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The entire canine genome has been mapped. How cool is that? Somewhere around 24,000 genes and their respective locations have been identified on a dog’s 78 chromosomes. Even cooler: the many ways we've put this rich information to good use.
This type of genetic testing has been all over the news in recent years. It beats me why people are so keen to know which breeds are responsible for their dogs’ inner beauty, but if it helps someone better understand her pet, I’m all for it.
There are those of us who just aren't willing to handle our pets’ poop, which is how it ends up befouling our walkways and fancy kicks. As a result, some of these owners are being forced to submit their dogs to a cheek swab, so the DNA can be recorded. When stray poop happens, DNA in the stool is compared to logged samples and –– voila! –– the culprit can be identified, apprehended or fined. In one town in Israel and plenty of multidwelling complexes throughout the United States, this tool has been successful.
Dogs will be dogs. Owners who remain clueless (and happen to care) about which dog romanced their bitch just have to pony up $50 to $100 to find out the boy who is the baby daddy.
Yes, you can find out the exact genes your dog carries, so you can predict whether your pup will bear babies of certain coat colors. Here’s an example from a Dachshund website:
“Longhair coat type — DDC Veterinary — $58 for 1-4 dogs, $48 for 5+ dogs. Done using swabs. If you need to find out if your wirehairs or shorthairs carry longhair, this is the test for you."
This is really the future of canine genetics. Knowing what kind of hair your Dachshund will have is fun and all, but looking for (and eliminating!) disease is what we really care about, right?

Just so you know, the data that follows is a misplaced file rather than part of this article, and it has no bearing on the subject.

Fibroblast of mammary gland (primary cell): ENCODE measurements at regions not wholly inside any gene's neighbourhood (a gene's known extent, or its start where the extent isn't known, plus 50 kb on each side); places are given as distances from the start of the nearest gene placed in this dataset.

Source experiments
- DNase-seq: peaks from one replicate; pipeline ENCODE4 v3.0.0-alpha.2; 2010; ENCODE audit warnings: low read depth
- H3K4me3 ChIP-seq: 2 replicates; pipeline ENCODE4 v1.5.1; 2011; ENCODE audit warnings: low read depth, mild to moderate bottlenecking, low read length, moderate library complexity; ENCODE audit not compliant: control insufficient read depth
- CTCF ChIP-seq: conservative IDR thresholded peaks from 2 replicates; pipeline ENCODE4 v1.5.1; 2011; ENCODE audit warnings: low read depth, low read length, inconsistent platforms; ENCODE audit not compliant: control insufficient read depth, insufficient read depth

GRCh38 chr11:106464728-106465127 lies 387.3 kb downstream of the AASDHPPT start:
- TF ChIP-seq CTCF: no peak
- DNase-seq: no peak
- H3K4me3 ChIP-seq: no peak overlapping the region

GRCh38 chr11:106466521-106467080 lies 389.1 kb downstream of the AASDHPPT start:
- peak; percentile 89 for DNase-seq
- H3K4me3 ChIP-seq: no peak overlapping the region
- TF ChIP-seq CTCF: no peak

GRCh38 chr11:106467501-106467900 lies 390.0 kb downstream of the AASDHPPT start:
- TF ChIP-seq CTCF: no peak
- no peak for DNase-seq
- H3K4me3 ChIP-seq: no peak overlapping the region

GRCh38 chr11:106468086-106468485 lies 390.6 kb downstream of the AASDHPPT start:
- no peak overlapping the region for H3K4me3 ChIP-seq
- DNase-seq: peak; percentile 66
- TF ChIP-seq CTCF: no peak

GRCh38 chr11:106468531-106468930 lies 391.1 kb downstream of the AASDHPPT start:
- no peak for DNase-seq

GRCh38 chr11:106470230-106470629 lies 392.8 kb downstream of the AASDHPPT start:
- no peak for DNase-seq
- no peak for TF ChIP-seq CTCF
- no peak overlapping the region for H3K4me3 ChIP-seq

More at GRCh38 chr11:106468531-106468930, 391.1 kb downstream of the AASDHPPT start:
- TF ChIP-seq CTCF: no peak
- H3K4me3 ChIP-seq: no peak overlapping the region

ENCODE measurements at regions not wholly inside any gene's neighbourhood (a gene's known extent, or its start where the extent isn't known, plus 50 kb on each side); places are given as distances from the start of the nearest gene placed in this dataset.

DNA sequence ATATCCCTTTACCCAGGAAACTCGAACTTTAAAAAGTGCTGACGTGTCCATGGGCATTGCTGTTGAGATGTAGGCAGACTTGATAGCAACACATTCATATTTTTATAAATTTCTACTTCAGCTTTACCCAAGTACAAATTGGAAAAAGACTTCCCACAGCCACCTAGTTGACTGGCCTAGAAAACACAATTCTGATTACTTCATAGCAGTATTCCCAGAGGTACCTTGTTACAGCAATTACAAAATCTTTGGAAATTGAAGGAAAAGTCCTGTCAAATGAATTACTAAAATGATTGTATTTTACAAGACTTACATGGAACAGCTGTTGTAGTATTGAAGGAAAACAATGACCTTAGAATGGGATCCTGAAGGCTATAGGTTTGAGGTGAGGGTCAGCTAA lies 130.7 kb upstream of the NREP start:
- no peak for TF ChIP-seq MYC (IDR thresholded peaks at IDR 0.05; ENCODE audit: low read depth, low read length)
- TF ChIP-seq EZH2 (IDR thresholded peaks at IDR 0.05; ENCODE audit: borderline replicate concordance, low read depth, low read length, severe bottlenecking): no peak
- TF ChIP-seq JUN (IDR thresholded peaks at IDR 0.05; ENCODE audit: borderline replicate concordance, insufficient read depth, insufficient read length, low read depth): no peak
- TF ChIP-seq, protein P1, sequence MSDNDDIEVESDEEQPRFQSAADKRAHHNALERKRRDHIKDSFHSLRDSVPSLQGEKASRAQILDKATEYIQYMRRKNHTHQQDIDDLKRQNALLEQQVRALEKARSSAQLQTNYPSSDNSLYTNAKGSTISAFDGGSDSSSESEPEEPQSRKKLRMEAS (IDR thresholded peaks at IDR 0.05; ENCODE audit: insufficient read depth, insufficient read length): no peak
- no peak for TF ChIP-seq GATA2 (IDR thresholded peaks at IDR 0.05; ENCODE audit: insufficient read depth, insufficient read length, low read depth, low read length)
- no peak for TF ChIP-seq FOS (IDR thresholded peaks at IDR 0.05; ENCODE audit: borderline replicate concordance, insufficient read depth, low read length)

Many organizations, companies and foundations offer information on disease testing for individual dog breeds, including the Orthopedic Foundation for Animals, the Canine Genetic Diseases Network and the Dog Genome Project, to name a few.
Unfortunately, diseases that come about due to the expression of multiple genes — hip dysplasia, mitral valve disease, osteosarcoma — have proven rather difficult to identify using genetic tests. And since they’re more common, it’s clear we have a long way to go before we’ll eradicate all genetic diseases through testing alone.
In the meantime, here's a sampling of the genetic disease tests currently on offer:
Perhaps the most surprising bit of news that’s come from mapping the canine genome has been the ability to apply what we've learned about canine genetic diseases to human ailments — and vice versa. Dogs have been credited with many wins in human medicine that we’d never have secured if not for the ability to plumb the depths of doggie DNA, including diabetes and Battens disease.
And to think, before the canine genome was mapped, everyone thought it was just a vet vanity project. Hooray for doggie DNA!
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